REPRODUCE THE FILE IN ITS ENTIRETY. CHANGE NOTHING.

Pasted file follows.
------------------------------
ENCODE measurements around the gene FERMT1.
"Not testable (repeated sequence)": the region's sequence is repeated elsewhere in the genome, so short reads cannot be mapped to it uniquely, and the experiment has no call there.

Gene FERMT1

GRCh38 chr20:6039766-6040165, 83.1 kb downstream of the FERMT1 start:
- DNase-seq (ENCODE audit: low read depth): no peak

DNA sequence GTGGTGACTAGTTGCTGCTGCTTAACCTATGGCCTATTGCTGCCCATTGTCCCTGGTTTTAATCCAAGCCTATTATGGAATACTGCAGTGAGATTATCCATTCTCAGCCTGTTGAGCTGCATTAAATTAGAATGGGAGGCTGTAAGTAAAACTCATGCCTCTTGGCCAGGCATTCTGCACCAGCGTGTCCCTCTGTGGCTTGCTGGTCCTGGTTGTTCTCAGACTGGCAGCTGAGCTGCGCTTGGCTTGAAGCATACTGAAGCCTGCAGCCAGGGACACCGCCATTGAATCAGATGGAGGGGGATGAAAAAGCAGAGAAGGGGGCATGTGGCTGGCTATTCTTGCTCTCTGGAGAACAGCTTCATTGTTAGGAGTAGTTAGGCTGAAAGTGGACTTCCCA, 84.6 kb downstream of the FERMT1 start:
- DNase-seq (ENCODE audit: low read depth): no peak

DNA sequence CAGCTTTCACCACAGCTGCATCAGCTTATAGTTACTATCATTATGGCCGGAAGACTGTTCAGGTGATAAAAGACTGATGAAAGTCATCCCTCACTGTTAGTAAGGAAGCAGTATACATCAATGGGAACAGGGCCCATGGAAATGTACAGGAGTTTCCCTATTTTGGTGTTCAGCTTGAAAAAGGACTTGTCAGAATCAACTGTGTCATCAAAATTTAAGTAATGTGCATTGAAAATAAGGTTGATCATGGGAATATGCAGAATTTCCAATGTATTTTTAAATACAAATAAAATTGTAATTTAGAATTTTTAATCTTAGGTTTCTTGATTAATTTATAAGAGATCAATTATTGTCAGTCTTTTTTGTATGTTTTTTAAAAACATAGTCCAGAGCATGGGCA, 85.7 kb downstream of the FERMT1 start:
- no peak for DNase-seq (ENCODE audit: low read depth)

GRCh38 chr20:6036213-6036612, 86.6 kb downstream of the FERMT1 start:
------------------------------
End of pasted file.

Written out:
ENCODE measurements around the gene FERMT1.
"Not testable (repeated sequence)": the region's sequence is repeated elsewhere in the genome, so short reads cannot be mapped to it uniquely, and the experiment has no call there.

Gene FERMT1

GRCh38 chr20:6039766-6040165, 83.1 kb downstream of the FERMT1 start:
- DNase-seq (ENCODE audit: low read depth): no peak

DNA sequence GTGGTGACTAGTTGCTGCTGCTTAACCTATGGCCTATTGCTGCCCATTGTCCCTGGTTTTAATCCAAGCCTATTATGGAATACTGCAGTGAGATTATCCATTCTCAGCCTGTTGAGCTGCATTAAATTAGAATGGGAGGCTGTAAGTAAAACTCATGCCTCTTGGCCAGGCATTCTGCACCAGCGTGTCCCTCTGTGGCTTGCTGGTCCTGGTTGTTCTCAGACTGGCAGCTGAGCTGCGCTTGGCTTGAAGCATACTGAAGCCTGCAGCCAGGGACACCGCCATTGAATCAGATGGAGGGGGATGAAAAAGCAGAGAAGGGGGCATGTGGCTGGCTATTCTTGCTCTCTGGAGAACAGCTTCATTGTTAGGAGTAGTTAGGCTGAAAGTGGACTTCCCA, 84.6 kb downstream of the FERMT1 start:
- DNase-seq (ENCODE audit: low read depth): no peak

DNA sequence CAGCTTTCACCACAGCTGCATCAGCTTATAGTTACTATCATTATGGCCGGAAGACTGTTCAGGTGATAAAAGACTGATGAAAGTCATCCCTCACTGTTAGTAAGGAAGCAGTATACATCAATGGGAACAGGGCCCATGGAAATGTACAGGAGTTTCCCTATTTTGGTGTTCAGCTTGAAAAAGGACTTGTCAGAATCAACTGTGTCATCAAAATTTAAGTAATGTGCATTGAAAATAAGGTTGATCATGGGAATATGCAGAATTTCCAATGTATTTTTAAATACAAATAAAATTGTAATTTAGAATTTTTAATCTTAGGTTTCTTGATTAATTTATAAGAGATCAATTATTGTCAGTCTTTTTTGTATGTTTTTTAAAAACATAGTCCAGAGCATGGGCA, 85.7 kb downstream of the FERMT1 start:
- no peak for DNase-seq (ENCODE audit: low read depth)

GRCh38 chr20:6036213-6036612, 86.6 kb downstream of the FERMT1 start: